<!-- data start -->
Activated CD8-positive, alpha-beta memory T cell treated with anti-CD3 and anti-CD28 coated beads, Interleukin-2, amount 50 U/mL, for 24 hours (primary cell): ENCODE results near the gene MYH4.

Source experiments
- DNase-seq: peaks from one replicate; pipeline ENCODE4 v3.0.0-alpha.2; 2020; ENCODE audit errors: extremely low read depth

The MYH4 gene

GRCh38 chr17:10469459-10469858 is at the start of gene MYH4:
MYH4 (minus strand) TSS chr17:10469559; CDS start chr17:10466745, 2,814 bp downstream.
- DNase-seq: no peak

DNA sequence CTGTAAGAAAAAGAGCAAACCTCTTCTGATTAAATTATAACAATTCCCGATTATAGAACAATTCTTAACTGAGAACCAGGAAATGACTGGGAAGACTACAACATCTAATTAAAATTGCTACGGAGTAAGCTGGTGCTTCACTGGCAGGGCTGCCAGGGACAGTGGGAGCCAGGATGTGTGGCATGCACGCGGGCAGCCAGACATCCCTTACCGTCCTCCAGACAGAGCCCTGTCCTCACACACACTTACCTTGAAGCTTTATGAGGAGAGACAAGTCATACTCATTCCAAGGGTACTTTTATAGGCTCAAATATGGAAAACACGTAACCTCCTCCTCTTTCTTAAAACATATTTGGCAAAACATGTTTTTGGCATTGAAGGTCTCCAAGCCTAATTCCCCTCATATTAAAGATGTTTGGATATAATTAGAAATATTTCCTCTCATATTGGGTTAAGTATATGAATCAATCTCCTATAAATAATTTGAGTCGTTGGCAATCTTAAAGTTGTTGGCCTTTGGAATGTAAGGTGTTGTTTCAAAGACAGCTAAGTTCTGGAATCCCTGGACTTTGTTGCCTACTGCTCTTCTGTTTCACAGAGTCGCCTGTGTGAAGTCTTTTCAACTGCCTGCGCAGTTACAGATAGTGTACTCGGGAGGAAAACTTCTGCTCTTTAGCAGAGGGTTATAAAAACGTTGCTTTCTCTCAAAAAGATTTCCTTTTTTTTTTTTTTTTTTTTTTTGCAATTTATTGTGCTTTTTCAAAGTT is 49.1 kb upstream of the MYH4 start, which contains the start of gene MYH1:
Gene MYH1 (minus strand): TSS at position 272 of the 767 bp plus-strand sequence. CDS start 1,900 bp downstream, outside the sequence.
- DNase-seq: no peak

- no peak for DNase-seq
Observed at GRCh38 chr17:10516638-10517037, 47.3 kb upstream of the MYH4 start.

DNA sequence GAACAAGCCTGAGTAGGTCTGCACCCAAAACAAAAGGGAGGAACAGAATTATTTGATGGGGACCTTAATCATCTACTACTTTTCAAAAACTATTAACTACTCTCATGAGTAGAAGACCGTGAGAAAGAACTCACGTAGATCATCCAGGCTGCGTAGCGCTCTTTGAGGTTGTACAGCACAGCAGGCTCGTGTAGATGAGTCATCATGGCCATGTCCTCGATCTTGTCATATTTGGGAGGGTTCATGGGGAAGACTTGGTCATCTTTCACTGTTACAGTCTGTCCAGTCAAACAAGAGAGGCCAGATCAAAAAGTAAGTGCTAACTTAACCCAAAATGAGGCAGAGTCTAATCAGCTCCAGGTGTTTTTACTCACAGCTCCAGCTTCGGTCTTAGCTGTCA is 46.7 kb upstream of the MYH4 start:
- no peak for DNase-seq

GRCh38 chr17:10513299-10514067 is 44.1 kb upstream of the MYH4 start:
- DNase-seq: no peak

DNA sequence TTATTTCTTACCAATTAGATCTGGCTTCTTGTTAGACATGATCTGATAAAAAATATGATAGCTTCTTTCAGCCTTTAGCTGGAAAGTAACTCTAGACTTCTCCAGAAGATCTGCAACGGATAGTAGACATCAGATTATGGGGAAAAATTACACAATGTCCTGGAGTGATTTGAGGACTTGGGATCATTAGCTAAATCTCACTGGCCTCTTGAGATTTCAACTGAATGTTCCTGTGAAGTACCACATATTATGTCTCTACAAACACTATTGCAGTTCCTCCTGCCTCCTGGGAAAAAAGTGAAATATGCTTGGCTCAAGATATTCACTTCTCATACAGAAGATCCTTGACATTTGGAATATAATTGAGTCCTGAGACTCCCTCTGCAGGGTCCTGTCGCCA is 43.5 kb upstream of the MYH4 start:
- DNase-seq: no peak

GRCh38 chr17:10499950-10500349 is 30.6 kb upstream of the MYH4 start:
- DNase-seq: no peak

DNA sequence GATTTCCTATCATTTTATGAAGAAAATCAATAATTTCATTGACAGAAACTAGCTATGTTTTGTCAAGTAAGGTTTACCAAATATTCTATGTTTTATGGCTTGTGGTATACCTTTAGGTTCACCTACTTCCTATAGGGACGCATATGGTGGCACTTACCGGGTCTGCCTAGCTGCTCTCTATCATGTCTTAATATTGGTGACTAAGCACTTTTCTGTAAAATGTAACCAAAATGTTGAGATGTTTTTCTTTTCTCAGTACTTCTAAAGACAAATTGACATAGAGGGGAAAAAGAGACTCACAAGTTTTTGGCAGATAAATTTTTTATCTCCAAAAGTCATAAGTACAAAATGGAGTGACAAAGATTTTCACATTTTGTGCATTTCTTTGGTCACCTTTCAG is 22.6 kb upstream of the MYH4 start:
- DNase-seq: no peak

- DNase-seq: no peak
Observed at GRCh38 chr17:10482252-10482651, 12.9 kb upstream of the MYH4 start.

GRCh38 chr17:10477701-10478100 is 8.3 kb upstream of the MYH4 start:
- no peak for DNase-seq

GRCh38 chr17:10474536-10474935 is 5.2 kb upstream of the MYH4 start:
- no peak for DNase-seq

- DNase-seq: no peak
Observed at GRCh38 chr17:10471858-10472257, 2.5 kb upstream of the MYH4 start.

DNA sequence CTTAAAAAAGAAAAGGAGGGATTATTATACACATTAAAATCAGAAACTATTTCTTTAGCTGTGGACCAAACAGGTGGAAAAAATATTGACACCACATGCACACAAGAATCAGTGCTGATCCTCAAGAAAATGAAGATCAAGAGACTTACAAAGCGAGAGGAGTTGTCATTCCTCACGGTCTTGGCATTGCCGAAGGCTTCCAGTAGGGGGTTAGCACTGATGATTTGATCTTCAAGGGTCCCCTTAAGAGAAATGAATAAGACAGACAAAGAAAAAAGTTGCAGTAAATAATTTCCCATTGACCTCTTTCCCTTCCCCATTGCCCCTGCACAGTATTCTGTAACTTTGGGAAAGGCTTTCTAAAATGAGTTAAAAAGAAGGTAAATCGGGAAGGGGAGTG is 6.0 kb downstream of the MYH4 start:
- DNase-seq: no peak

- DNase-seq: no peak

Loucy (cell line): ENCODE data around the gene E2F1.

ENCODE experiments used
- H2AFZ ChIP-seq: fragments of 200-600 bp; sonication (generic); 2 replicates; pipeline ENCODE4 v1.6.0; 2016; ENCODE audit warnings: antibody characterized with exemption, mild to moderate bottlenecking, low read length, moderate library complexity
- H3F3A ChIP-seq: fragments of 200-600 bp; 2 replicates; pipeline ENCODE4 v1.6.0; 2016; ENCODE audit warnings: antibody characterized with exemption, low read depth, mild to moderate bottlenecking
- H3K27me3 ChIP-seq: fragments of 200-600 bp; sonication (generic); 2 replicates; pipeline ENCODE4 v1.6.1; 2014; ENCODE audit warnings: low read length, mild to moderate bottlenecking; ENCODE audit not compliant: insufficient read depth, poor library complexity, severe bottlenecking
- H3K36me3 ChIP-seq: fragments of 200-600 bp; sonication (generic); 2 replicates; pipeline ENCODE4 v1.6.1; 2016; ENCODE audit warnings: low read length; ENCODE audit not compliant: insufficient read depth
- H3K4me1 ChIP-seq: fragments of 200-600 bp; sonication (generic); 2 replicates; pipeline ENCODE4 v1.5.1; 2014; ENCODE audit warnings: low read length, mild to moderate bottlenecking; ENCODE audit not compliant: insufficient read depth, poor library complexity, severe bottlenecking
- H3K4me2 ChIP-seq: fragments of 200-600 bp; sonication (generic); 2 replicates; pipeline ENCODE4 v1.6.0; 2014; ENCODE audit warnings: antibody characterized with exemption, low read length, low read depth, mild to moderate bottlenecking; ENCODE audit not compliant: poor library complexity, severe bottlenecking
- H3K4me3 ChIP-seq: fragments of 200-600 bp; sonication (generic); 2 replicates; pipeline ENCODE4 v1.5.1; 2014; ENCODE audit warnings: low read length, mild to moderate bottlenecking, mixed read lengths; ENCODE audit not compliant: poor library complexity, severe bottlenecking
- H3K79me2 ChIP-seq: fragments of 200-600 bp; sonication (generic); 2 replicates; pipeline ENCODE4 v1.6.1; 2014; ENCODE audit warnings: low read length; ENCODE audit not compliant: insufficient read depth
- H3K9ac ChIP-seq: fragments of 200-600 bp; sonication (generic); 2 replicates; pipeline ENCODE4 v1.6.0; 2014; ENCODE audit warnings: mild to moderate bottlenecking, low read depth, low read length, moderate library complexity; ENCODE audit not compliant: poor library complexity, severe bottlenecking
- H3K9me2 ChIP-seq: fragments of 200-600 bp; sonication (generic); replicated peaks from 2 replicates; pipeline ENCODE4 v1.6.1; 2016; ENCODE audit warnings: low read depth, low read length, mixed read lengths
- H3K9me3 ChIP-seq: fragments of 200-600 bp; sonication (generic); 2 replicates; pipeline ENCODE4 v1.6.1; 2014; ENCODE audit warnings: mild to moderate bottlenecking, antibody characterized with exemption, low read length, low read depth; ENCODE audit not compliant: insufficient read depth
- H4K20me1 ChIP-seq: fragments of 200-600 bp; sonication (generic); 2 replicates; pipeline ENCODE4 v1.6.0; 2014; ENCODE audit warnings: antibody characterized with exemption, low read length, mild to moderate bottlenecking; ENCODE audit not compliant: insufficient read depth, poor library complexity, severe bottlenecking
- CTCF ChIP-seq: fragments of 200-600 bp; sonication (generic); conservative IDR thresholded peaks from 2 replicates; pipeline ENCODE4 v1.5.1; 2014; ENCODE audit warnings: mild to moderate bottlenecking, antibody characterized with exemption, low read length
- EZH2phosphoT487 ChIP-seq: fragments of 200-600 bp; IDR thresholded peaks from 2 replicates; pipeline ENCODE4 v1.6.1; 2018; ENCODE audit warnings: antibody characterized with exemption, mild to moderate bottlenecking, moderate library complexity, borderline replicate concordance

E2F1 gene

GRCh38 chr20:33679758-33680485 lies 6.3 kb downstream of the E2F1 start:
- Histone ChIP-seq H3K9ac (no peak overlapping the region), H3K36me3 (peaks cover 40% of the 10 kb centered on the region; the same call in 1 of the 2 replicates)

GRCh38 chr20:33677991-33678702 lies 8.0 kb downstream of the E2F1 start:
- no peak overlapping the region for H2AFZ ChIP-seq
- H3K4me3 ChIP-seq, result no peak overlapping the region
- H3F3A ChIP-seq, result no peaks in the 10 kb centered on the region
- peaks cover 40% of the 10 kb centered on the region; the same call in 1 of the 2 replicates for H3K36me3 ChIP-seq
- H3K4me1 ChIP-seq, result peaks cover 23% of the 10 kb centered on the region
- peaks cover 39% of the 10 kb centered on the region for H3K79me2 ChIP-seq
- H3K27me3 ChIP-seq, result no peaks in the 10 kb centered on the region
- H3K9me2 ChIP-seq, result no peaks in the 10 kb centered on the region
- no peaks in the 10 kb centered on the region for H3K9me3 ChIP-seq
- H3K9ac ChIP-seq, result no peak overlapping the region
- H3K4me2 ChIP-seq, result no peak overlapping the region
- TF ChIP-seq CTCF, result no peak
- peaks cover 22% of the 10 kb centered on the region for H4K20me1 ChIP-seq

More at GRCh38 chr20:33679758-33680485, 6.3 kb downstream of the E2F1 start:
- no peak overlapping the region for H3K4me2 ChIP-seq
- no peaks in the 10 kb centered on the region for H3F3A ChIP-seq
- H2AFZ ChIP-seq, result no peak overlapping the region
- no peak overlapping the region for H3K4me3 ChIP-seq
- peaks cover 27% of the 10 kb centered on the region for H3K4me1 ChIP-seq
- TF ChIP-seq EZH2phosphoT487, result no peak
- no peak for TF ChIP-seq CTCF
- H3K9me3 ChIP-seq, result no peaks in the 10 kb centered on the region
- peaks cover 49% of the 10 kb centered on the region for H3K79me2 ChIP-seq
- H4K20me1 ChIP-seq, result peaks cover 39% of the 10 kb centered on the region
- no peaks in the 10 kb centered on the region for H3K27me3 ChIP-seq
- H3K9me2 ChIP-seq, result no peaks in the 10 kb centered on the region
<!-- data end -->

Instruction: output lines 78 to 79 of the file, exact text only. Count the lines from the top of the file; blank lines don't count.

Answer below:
- no peaks in the 10 kb centered on the region for H3K27me3 ChIP-seq
- H3K9me2 ChIP-seq, result no peaks in the 10 kb centered on the region